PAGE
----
In terms of persevering to solve problems, we also offer activities to help students learn questions and techniques to Plan and Reflect and Get Unstuck. To help students plan we offer tips on moving from what you noticed and wondered to possible strategies to try, as well as a structure with group roles and tasks to help students think metacognitively as they select and carry out a plan. For getting unstuck we offer a self-diagnosis based on the guess and check strategy (could I even think of a quantity to guess for? What would be a good guess? Do I know any calculations I could do if I had a guess? How would I know if my guess were correct?) and a series of questions students can ask themselves, a partner, or be asked by a facilitator to help them “unstick” themselves.

Finally, since students who understand problems check their work, we offer the activity “Testing 1, 2, 3, 4″ in the part 2 of the Guess and Check activity sequence.

2. Reason abstractly and quantitatively.

The Problem-Solving and Communication Activity Series takes students through a sequence of activities specifically designed to help students “make sense of quantities and their relationships in problem situations” and introduces the skills of “creating a coherent representation of the problem at hand; considering the units involved; attending to the meaning of quantities, not just how to compute them; and knowing and flexibly using different properties of operations and objects.”

Beginning with the noticing and wondering stages, we introduce a “level 2″ of noticing and wondering that helps students focus on quantities and their values, and relationships or calculations they could do. We stress naming quantities and providing units over identifying values (the numbers in the problem).

Students then use those quantities and relationships to get good at guess and check. Being able to identify the appropriate quantity to guess for, set up appropriate calculations, check results against appropriate constraints, and repeat the process in an organized way are vital to being able to set up a mathematical model of a situation. If the student can’t use guess and check successfully, it’s unlikely that they could set up and solve the problem algebraically.

We then encourage students to employ the Make a Table strategy. Partly this allows them to “take advantage of regularity in repeated reasoning” and notice the patterns in their calculations that could be represented in a mathematical model. It also focuses them again on the naming and organization of quantities. Answering the focal question, “what needs to be organized” further develops the habits of mind in this practice.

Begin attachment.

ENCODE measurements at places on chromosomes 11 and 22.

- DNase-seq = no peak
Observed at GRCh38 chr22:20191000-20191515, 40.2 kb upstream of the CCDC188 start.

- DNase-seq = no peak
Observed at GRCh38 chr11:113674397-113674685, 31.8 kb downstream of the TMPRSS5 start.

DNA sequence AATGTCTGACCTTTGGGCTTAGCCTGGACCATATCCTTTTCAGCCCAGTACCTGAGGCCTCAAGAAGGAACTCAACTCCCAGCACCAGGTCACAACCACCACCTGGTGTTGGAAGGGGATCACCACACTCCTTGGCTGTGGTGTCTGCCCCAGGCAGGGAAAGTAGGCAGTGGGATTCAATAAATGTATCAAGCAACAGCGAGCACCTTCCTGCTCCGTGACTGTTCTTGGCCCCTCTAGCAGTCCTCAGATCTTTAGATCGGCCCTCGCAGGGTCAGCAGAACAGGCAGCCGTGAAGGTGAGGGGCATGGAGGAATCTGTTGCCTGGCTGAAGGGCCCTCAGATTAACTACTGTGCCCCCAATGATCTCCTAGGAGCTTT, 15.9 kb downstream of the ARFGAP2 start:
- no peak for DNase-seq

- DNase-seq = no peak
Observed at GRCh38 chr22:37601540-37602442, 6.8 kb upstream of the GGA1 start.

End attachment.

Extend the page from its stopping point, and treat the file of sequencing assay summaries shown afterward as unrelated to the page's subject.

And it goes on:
Lastly, we move students to the Make a Mathematical Model strategy. It again begins by listing quantities and relationships. Then students are supported to “build up” or “break down” the relationships to develop a complete model for the problem. An alternative strategy is to begin the problem by guessing and checking a few times, organizing work into a table, and then rewriting the calculations with a variable for the unknown quantity in the problem.

3. Construct viable arguments and critique the reasoning of others.

First let’s take a look at the “viable arguments” part. The Look at Cases and Use Logical Reasoning strategies both help students to develop their skills at constructing logical, complete arguments. Look at Cases provides students many examples of the kinds of cases they can explore and break situations into, as case-based reasoning is new to many novice problem solvers. Use Logical Reasoning focuses on the questions, “What must be true? What can’t be true? What might be true?” and then supports students to use if-then reasoning to move items from the “might” column to the “must” or “can’t” column.

Broadening the focus to communication overall, throughout the series we introduce different communication formats and structures that get students writing and talking to learn, to get help, to share, and to present their ideas formally. The activities run the gamut from brainstorming to organizing thoughts to formally presenting. In addition, several activities include structures that have students comparing their work to the work of others and using suggested questioning techniques to help them learn how to give effective feedback.

4. Model with mathematics.